I was so astonished to hear and see the original Drummer Boy Solo youtube video (see original post HERE)that I did some more research. I found out that his name is Jacob Armen and the video was taped off a Johnny Carson show in the late eighties.
Jacob at 7 years old
Jacob 20 years on
Found this interview with him on Ragazzi:
At what age did you start drumming? Was the drum kit your first instrument? Do you play other instruments? Did you get any support by your family?
At 8 months old, my father held my hand and made me feel the pulse of the rhythm. I started to tap my hand to the downbeat of music. As my father explains to me, it would take 6 to 8 consecutive quarter beats for my timing to become shaky. At 18 months, my father had me sit behind a full 5-piece drum kit where he taught me how to play 2/4, 4/4, 6/8, 12/8, 5/4, 7/4, 9/4 and swing. I still feel a little weird watching myself play at that age in the video clips. If it weren't for my father, I probably would have not discovered drums at 8 months old or at any age for that matter. Since he is such an educated musician and an accomplished composer/keyboardist, I still have a lot to learn from him.
- Do you think your enormous technical abilities are a gift or was it hard work?
Well, if I call it a gift and thank the Man upstairs, you also need to religiously dedicate your time to it. So I think it's both.
- What inspirations do you have musically and apart from music?
Music is and will always be my greatest inspiration and apart from that, true people will always inspire me. Friendship is very important to me.
- Most of the drummers are either good in groove playing in 4/4 or in - a little stiff sounding - odd times - only a few like Vinnie Colaiuta or you can play "groovy" in odd times! How did you develop this ability? Can you recommend special exercises to improve grooving in odd times?
My being polyrhythmic has a lot to do with my cultural background because I don't think or attempt to play in any special way - it all comes naturally to me. My best advice to play "odd times" is to rather feel the pulse and not primarily focus on the count as much. Then it becomes natural.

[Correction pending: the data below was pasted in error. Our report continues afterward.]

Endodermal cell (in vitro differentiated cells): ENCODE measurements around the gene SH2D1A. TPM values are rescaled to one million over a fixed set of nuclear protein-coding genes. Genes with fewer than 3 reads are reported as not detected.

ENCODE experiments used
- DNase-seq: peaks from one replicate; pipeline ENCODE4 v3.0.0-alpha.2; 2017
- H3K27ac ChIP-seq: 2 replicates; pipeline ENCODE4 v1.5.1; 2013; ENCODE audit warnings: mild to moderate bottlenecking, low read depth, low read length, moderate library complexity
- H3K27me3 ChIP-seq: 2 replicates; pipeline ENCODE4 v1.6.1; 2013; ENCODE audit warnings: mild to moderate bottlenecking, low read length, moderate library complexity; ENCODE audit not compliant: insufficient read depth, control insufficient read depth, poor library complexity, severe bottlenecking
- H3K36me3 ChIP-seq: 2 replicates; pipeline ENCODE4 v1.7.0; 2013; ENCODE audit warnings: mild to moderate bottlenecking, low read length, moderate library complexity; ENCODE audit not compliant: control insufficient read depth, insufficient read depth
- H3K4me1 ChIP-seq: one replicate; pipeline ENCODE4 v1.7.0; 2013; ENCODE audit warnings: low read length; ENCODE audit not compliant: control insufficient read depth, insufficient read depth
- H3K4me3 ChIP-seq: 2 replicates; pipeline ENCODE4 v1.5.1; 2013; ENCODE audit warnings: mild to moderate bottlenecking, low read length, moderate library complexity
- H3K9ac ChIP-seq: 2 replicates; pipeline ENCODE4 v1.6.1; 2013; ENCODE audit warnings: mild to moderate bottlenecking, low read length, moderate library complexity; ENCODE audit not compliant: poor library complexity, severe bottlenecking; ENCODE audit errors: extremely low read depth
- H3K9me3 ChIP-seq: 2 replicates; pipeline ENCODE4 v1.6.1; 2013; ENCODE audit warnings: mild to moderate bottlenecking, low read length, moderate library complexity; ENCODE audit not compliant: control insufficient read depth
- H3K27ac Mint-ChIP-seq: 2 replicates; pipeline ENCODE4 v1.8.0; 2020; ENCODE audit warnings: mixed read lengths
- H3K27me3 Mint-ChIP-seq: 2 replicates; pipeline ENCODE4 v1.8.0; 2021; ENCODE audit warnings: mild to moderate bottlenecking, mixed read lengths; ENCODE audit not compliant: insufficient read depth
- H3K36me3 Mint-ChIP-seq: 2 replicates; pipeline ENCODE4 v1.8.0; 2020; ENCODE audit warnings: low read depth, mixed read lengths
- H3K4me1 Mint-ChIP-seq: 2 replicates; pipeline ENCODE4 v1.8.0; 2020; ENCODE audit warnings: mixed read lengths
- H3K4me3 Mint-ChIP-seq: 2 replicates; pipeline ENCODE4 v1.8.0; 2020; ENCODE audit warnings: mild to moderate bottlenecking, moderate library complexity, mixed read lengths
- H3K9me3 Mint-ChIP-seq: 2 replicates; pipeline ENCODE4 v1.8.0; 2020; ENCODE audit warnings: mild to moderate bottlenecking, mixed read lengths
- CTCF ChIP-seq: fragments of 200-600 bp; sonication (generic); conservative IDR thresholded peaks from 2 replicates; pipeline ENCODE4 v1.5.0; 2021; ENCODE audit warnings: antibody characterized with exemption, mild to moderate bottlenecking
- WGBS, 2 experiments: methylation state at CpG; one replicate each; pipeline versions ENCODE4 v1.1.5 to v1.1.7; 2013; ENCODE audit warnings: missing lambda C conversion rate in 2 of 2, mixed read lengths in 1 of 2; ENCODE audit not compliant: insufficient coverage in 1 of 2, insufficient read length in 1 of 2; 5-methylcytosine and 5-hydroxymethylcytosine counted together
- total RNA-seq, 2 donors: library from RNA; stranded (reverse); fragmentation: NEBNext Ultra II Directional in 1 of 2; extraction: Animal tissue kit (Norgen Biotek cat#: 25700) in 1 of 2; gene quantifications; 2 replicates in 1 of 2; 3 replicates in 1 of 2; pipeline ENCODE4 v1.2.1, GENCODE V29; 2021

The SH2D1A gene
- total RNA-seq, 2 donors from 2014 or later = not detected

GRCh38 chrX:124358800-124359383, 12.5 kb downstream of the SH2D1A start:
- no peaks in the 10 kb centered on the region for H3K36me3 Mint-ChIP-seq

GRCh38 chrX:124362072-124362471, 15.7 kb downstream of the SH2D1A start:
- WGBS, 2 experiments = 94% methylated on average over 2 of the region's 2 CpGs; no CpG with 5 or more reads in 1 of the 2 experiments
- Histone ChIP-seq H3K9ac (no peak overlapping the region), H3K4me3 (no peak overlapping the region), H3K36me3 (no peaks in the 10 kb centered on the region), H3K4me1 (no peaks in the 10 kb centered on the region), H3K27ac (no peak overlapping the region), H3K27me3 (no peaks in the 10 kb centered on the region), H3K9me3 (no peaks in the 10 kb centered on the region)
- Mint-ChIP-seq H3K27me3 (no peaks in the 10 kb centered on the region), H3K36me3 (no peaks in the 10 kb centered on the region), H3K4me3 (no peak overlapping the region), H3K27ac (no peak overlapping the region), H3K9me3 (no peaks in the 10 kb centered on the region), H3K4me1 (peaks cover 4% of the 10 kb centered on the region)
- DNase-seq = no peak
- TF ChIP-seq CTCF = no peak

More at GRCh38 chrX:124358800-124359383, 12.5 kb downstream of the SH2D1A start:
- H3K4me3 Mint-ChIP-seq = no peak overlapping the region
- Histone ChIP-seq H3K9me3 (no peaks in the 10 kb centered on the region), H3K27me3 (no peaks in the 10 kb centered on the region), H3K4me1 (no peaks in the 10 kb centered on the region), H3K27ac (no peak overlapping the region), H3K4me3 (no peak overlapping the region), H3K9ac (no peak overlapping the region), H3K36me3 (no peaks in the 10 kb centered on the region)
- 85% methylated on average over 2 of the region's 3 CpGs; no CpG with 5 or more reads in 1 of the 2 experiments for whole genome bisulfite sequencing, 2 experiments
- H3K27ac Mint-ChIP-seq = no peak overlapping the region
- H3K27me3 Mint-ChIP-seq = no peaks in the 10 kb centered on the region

- What do you like better - playing live or recording?
I am a performer and I love to play in front of an audience. But when I record music in an isolated studio atmosphere, instead of imagining people around me, I actually like to invite people during recording sessions. So I don't think of constructing rhythms and I just allow everything to fall in its place naturally.
- What musicians - dead or alive - would play in your "dream band" apart from you? What style would this band play?
Any accomplished musician who listens and absorbs other musicians without copying and has his/her signature in music is a type of musician I would like to form a band with. This will eventually evolve to a unique style, which will incorporate a lot of musical anticipations from all styles.
- If you got the chance to ask a deceased drum hero one question - whom would you ask and what would be your question?
I would ask Gene Krupa about his experience battling with Buddy Rich. "So who really was the intimidator?"
- What are your plans for the future? What things do you want to learn rhythmically and in general in your further life?
Life itself is a rhythm. Everyday you learn from nature. Everyday new discoveries are made with medicine. In other words, every discovery has a sequence, which creates its own rhythm. To me rhythm is such a deep, interesting, and endless topic that cannot be expressed in a couple of sentence. With this understanding, my goal in life is to take the level of my drumming as far as I can. And last but not least, to make my father proud.
Written by Frank Bender
Check out Jacob's Website.